LOGAN

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LOGAN  * *

Starring Hugh Jackman, Patrick Stewart, Dafne Keen, Boyd Holbrook and Stephen Merchant. Screenplay by Scott Frank, James Mangold and Michael Green. Directed by James Mangold.

Although this is the third film of the third X-Men trilogy and the tenth picture in the franchise overall, Logan wants you to know that it really, really, really isn’t like other superhero movies. With its grisly, slow-motion mayhem and almost parodic levels of profanity, this grim wallow in futuristic miserablism follows in the footsteps of last year’s tiresome Deadpool attempting to revive the X-Movies with R-rated action and a surfeit of naughty words. Gone are the goofy, brightly-colored splash-page visuals and Olivia Munn-in-a-swimsuit-at-Auschwitz forehead-smackers of this past summer’s idiotically amusing X-Men: Apocalypse. You won’t find Deadpool’s smug, self-congratulatory one-liners either, as Logan is all business. Serious, serious business.

It’s 2029 and the mutants are gone save for Hugh Jackman’s former Wolverine, now driving a limo and drinking himself into oblivion somewhere near the Mexican border. He’s got the addled Professor X (Patrick Stewart again) stashed in an abandoned water tower and cared for by a sensitive albino (a surprisingly solid Stephen Merchant.) The old man is succumbing to a degenerative neurological disease and when he suffers seizures his psychic powers can wipe out entire cities. So far, so glum.

Into all this despair wanders Laura (Dafnee Keen) — a pre-teen top-secret government project culled from Wolvie’s DNA, boasting his same healing powers and retractable metal claws. She’s on the run and wants the surly chauffeur to bring her to a possibly apocryphal paradise somewhere near North Dakota that’s rather annoyingly named Eden, because she read about in a comic book. (In one of the movie’s few clever developments, X-Men comics exist as fanciful retellings of much darker true-life stories, a la the dime novels in Unforgiven.)

After much ado we eventually get on the road, and instead of following typical superhero formulas Logan bites off massive chunks from other movies like Children Of Men, Firestarter, True Grit, The Professional, Terminator 2, Alice In The Cities, The Outlaw Josey Wales, A Perfect World and hell, pretty much the entire cinema of Clint Eastwood until the last-half hour when it becomes a straight-up remake of Mad Max Beyond Thunderdome. There’s even a helpful scene in which everybody stops what they’re doing and watches Shane on TV while Patrick Stewart outlines the themes of the film, feeding P.R. campaign talking points to hack critics. (“You know, it’s really a Western” is the new “It’s really a paranoid ‘70s thriller.”)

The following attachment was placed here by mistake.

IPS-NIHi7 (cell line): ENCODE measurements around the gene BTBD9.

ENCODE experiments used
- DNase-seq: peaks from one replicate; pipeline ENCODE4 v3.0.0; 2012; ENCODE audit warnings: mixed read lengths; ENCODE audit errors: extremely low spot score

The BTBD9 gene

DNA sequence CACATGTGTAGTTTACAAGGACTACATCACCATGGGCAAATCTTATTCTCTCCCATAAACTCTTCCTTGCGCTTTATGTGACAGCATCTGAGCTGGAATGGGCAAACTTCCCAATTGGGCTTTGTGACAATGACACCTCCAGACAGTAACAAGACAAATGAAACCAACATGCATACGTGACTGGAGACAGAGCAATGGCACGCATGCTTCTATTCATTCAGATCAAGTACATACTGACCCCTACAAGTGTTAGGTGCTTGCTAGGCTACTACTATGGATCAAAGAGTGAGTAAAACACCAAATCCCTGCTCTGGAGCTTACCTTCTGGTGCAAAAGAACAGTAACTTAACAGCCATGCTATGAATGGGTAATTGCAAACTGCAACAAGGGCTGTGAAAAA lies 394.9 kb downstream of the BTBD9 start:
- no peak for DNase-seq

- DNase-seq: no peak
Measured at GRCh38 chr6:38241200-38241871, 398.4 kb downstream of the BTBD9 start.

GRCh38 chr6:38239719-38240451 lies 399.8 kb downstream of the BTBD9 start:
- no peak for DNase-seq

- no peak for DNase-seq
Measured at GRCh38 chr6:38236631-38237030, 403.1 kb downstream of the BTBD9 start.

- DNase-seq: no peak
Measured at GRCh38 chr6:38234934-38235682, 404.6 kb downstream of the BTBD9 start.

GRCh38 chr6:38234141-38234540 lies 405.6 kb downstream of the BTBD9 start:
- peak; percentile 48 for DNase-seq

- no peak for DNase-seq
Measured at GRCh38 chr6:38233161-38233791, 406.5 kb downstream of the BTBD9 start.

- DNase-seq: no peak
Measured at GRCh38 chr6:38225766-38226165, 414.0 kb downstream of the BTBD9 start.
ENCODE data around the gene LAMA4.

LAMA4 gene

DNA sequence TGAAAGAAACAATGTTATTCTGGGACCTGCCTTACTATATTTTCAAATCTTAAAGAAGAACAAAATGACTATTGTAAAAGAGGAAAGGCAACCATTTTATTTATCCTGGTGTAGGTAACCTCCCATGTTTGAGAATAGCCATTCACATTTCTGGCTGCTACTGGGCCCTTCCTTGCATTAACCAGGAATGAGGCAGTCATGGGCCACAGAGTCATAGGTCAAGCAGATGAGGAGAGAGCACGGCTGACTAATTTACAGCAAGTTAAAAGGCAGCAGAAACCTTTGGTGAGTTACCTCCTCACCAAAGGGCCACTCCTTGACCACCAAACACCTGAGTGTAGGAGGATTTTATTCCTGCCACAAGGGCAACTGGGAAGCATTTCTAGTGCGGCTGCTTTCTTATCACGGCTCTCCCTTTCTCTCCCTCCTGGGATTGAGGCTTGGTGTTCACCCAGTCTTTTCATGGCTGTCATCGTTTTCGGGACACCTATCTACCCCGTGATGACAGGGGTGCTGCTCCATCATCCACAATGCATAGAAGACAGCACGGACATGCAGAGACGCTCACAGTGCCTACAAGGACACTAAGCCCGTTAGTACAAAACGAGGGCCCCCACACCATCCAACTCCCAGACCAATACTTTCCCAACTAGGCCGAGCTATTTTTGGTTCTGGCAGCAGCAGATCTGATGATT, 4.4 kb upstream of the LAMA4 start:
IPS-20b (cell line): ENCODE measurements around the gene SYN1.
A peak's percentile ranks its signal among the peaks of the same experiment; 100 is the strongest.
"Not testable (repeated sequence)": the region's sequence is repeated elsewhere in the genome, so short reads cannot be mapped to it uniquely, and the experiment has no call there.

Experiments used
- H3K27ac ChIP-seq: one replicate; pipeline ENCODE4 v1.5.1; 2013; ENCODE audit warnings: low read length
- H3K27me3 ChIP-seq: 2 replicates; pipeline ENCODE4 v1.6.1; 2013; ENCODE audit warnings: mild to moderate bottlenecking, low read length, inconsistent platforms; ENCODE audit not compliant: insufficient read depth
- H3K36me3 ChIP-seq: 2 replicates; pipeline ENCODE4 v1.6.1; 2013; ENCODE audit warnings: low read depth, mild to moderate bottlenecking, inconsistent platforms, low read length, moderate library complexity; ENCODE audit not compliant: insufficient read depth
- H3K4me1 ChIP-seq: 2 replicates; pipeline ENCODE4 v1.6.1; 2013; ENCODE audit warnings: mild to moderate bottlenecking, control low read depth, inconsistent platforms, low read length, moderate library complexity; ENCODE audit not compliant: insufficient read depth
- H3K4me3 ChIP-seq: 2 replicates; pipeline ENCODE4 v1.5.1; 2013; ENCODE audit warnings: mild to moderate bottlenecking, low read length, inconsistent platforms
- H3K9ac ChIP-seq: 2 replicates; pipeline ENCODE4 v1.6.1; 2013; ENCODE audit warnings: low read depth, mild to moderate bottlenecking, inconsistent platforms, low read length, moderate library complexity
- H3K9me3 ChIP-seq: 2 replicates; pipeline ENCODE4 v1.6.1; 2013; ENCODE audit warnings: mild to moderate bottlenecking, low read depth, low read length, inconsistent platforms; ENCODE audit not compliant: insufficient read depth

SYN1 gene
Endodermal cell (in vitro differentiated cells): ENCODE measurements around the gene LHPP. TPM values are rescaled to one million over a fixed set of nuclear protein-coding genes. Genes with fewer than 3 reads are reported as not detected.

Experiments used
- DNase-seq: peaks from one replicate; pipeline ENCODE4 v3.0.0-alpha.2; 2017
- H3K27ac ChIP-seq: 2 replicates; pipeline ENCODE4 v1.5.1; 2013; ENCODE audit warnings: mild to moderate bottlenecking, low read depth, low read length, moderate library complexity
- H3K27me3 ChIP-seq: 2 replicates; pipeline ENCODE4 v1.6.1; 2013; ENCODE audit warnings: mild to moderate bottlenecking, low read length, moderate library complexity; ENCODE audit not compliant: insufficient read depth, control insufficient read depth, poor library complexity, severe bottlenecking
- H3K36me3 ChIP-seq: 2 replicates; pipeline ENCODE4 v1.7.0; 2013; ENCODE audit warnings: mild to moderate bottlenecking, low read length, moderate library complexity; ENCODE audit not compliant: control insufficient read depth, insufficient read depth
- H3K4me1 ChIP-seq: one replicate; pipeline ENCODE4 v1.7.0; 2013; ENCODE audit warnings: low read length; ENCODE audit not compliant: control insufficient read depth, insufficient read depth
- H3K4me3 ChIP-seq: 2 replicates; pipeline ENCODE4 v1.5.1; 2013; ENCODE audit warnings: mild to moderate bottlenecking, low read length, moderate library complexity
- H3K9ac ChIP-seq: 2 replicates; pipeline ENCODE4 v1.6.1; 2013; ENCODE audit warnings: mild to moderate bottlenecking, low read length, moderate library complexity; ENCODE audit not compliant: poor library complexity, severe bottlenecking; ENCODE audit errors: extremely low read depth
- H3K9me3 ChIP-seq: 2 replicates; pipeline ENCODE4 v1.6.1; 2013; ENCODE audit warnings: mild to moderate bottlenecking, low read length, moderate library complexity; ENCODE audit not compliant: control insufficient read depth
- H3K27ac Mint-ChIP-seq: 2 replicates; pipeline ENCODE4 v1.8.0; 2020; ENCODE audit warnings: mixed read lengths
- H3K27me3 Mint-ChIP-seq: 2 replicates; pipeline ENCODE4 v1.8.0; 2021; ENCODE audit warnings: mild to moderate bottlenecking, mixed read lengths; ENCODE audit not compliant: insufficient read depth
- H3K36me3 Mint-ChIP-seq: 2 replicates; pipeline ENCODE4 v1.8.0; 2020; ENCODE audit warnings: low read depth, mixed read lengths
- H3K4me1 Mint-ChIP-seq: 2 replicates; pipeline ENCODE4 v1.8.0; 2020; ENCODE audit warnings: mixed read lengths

Of course there’s nothing wrong with borrowing from your betters, but director James Mangold just isn’t very good at it. A chase movie where nobody’s ever in much of a hurry, the languid Logan is comprised mostly of folks sitting around feeling sorry for themselves. It’s an hour-and-a-half or so worth of story stretched out to a deadly 135 minutes. Though he’s great with actors and has a classicist’s sense of framing, Mangold has never been able to pace a picture. Even his ticking-clock stories –like the star-studded Lumet wannabe Cop Land or his 3:10 To Yuma remake– boast fine performances and midsections saggier than my own.

Mangold worked with Jackman previously on 2013’s The Wolverine, which sent the character to Japan for a nifty little neo-noir that shit the bed in the third act by making him fight a giant robot in one of those interchangeable underground supervillain lairs. To its credit, Logan keeps the conflicts at a human scale throughout, opting for a more metaphorically loaded climax if by then you’re not past the point of caring.

I myself had mentally checked out about forty minutes before, during a vicious slaughter of innocents so gratuitous and unearned I nearly opted for the exit. There’s no reason for Logan to be this ridiculously violent except that it can be, which is also why all the characters swear every other word for no fucking reason whatsoever. (I’m told there are only fifty-three f-bombs in the movie but it feels like at least twice that. It’s like listening to little kids on a schoolyard who haven’t quite got the hang of cursing yet.)

Typically I tend to adore violent movies with tons of cussing, but none of the explicit gore or profanity feels at all organic to the picture here. These are self-conscious affectations, laid on with a trowel to thrill sad men in the comment sections who demand you take their kiddie shit seriously. As Logan wears on, the movie’s morose nihilism and all-around joylessness come to stink of the same adolescent posturing. By the end, this “comic book movie for adults” feels like one of the genre’s most juvenile entries.

 

 

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